Productivity and The Wal-Mart Connection
February 28, 2002
Wal-Mart's impact on the overall U.S. economy goes farther than most people ever imagine, according to the McKinsey Global Institute. Wal-Mart's managerial innovations contributed mightily to the big increase in American productivity in the late 1990s -- an increase most observers attributed to high-technology companies.
"Rather, managerial and technological innovations in only six highly competitive industries -- wholesale trade, retail trade, securities, semiconductors, computer manufacturing and telecommunications -- were the most important causes," according to the McKinsey Quarterly study.
- From 1987 to 1995, labor productivity grew an average of only 1 percent a year.
- But from 1995 to 1999, it grew 2.3 percent a year.
- This big jump, combined with increased employment, meant that real output per capita grew nearly 4 percent a year -- an extraordinarily fast rate.
- A quarter of that increased productivity came from retailing -- and about one-sixth the improvement in retail productivity came from general merchandise, most of it directly or indirectly from Wal-Mart.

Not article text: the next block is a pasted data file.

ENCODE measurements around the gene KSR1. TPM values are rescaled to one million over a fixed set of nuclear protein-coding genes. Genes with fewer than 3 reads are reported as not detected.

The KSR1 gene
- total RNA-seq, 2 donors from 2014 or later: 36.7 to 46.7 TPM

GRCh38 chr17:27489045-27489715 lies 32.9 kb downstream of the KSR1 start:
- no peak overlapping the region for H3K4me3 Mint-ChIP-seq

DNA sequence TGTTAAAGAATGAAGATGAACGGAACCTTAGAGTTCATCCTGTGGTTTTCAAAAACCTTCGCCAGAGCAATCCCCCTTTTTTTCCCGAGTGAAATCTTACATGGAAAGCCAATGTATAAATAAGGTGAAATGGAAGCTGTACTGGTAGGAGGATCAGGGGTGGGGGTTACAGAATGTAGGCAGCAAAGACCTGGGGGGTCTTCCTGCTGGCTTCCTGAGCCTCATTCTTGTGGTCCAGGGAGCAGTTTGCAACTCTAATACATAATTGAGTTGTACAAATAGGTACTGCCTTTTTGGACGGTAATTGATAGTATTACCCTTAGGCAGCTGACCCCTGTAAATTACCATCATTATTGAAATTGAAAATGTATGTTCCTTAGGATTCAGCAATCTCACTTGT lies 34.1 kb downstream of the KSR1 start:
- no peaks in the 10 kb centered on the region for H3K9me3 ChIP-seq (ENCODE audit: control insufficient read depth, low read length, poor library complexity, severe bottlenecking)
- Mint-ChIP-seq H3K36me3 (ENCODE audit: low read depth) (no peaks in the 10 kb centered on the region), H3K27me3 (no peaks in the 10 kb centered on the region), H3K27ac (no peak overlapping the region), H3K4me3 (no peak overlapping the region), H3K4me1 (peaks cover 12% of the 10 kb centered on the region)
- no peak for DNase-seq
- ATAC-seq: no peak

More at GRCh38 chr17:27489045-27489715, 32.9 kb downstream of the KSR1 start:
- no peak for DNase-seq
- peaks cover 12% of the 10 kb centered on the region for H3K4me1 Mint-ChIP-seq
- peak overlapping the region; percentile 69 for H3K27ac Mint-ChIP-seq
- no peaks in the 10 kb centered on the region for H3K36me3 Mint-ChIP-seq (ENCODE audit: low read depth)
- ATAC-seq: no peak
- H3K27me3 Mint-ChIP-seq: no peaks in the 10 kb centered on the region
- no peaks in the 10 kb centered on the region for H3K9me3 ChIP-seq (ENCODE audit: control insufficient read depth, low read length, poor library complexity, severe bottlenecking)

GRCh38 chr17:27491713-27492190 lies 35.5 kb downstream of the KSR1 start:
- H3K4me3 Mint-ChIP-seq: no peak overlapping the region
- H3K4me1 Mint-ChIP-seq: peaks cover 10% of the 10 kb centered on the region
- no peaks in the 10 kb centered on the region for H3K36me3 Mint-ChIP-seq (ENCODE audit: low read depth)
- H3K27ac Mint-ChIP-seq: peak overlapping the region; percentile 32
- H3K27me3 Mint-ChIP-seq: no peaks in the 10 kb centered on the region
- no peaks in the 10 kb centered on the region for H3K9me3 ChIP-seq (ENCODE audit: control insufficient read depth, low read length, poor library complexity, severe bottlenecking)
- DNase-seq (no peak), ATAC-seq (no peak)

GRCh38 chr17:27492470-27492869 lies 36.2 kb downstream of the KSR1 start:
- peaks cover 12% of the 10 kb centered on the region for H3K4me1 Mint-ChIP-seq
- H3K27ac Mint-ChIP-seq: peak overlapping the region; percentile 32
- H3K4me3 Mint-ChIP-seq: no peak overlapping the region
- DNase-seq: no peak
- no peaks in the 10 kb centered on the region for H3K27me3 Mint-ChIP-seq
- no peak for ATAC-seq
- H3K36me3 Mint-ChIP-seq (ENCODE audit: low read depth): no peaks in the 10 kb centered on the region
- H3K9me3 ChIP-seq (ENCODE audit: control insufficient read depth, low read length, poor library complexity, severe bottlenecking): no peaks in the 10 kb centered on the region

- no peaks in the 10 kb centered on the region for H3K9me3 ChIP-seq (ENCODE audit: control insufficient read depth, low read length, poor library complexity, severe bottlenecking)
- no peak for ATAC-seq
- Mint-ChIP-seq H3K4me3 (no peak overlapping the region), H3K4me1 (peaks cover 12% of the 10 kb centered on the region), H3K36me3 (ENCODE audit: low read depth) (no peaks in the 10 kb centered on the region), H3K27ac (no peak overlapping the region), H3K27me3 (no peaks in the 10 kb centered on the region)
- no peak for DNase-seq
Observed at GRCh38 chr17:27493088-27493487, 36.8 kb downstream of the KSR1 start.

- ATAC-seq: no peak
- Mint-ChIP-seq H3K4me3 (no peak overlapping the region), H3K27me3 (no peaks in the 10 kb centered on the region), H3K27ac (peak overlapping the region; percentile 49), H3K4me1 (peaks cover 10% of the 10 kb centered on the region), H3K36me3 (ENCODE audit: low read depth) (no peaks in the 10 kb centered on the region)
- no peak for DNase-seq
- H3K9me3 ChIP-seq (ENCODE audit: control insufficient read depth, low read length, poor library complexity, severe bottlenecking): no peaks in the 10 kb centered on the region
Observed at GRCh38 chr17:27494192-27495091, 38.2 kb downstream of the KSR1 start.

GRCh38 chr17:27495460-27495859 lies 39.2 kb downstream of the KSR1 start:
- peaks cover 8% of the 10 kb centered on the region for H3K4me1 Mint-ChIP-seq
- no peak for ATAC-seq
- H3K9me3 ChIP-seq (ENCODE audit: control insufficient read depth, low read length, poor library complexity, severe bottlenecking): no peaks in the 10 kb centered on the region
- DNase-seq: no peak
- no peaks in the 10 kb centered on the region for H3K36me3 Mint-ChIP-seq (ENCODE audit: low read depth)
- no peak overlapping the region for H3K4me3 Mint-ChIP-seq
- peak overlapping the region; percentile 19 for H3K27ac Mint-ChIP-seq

Business analysts admire Wal-Mart's logistics management -- the moving and stocking of goods -- and tracking how busy cashiers are, so they can be used elsewhere during slack times. As competitors adopt these innovations, overall productivity is further enhanced.
European analysts still see productivity gains here as having been high-tech driven -- and gear their policies to encourage high-tech development. But once they realize how important innovations are in the retail sector, they may want to rethink their anticompetitive retail policies -- such as restrictions on real estate use, store hours and what can be sold by whom.
Source: Virginia Postrel (author of "The Future and Its Enemies), "Economic Scene: Lessons in Keeping Business Humming, Courtesy of Wal-Mart U.," New York Times, February 28, 2002; U.S. Productivity Growth, 1995-2000, October 2001, McKinsey Global Institute.
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